The hypergeometric distribution is similar to the binomial distribution in that both describe the number of times a particular event occurs in a fixed number of trials. The difference is that binomial distribution trials are independent, whereas hypergeometric distribution trials change the probability for each subsequent trial and are called trials without replacement. For example, suppose a box of manufactured parts is known to contain some defective parts. You choose apart from the box, find it is defective, and remove the part from the box. If you choose another part from the box, the probability that it is defective is somewhat lower than for the first part because you have removed a defective part. If you had replaced the defective part, the probabilities would have remained the same, and the process would have satisfied the conditions for a binomial distribution.
The three conditions underlying the hypergeometric distribution are:
- The total number of items or elements (the population size) is a fixed number, a finite population. The population size must be less than or equal to 1,750.
- The sample size (the number of trials) represents a portion of the population.
- The known initial probability of success in the population changes after each trial.
The mathematical constructs for the hypergeometric distribution are as follows:
The number of items in the population (N), trials sampled (n), and number of items in the population that have the successful trait (Nx) are the distributional parameters. The number of successful trials is denoted x.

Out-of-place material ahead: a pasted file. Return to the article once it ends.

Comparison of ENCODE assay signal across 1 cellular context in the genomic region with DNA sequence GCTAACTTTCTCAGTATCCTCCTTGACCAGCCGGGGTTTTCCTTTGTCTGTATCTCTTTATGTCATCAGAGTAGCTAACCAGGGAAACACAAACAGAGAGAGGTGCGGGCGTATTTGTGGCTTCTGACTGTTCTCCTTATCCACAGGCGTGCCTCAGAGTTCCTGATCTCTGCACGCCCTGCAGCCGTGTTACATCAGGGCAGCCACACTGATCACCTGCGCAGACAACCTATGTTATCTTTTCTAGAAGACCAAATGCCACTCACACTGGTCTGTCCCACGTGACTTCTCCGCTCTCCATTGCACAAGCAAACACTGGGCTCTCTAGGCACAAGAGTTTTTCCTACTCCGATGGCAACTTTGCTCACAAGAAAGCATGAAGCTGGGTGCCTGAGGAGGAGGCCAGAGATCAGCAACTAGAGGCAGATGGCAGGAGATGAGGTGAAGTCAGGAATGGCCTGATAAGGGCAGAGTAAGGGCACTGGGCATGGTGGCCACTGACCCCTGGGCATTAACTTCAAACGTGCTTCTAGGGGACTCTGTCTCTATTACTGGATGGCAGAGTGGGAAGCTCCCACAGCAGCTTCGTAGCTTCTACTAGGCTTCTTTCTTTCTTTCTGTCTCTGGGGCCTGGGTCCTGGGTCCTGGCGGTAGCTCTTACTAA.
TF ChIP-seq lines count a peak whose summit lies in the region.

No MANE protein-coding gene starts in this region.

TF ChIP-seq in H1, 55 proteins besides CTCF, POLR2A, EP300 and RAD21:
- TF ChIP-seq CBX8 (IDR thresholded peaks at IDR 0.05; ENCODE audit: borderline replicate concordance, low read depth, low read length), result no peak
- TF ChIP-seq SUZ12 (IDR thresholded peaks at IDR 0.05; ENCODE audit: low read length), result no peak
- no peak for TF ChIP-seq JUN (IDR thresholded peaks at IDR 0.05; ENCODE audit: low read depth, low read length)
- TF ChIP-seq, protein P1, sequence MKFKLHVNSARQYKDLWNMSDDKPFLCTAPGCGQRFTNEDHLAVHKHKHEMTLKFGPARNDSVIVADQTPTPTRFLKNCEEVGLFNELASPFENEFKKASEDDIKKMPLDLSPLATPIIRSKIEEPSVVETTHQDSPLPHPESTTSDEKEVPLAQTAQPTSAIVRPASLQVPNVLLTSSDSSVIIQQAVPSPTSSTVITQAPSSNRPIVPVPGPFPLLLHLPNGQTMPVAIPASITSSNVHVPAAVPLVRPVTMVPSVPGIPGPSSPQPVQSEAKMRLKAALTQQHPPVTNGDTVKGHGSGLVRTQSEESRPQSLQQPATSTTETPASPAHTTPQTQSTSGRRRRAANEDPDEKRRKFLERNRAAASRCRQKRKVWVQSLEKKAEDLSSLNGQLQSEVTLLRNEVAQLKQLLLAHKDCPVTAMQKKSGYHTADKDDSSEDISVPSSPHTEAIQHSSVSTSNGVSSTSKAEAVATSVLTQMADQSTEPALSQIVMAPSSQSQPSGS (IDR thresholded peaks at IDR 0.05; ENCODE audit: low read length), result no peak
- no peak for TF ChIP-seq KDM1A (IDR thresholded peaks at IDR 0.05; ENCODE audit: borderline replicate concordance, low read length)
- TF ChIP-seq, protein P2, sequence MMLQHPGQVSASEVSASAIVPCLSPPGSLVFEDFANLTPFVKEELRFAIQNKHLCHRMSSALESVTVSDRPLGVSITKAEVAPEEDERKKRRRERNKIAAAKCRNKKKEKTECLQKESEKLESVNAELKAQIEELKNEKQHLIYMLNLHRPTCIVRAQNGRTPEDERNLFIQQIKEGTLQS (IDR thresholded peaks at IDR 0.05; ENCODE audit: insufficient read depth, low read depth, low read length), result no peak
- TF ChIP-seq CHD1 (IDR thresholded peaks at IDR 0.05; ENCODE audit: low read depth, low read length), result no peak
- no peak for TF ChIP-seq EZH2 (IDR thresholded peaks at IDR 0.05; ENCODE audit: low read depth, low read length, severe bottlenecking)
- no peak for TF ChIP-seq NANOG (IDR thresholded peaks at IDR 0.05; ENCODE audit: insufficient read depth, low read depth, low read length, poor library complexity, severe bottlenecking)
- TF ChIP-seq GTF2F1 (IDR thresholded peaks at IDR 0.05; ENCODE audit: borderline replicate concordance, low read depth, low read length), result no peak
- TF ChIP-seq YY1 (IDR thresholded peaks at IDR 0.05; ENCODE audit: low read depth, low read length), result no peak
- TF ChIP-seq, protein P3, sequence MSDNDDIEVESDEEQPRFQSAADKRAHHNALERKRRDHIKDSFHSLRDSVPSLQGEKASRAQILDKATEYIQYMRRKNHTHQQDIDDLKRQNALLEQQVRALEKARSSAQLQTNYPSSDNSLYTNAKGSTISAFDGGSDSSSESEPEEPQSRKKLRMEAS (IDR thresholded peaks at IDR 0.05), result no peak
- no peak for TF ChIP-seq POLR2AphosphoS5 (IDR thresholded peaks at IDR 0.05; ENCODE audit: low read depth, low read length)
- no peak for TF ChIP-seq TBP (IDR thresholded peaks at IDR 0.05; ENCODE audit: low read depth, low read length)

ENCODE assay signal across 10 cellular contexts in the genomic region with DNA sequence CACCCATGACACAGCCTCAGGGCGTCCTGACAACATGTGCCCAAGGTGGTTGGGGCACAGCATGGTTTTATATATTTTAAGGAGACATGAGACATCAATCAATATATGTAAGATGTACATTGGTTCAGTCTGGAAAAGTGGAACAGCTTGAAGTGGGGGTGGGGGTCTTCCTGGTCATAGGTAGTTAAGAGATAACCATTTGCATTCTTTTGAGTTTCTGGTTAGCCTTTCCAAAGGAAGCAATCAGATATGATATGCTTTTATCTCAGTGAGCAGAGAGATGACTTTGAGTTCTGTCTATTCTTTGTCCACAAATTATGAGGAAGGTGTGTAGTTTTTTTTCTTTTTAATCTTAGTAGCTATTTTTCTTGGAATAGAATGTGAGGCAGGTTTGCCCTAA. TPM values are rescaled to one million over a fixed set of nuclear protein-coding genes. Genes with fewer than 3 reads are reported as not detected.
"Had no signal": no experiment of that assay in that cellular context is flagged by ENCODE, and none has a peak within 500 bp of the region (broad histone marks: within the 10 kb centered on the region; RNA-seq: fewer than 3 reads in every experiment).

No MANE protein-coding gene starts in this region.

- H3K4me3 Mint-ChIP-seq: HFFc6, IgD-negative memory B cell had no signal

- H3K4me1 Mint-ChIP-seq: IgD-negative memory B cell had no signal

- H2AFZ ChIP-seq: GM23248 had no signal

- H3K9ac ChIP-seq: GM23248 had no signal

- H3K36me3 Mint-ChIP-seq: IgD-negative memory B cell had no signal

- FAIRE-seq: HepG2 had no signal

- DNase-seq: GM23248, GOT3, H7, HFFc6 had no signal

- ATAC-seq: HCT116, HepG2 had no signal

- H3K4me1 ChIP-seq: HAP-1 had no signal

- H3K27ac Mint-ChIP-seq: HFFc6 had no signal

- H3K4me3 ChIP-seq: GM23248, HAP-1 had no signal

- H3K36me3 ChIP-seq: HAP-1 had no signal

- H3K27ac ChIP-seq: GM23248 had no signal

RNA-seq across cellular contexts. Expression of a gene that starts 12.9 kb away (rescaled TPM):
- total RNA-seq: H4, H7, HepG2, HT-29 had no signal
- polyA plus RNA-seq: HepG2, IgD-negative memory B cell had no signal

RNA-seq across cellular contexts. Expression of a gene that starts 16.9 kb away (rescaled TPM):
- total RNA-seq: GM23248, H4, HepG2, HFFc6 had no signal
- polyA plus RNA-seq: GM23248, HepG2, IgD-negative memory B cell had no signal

Population ≥ 2 and integer
Trials > 0 and integer
Successes > 0 and integer
Population > Successes
Trials < Population
Population < 1750
To reiterate, for a hypergeometric distribution:
- Dependent probabilities are acceptable.
- As n increases, the hypergeometric distribution approaches the binomial distribution.
- Use the hypergeometric distribution when n/N ≥ 0.05, or when there are other statistical dependencies, or when there is a complex selection of samples from a given population.
- Sampling without replacement is assumed.
- It is a more complex combination counting rule compared to a simpler combinatorial rule in the binomial distribution.
Example: Of a group of 20 Ph.Ds. in Statistics, we know that 5 of them are highly competent and the others had rich parents who donated to the school heavily and are incompetent. What is the probability that of 10 randomly selected, 3 are highly competent?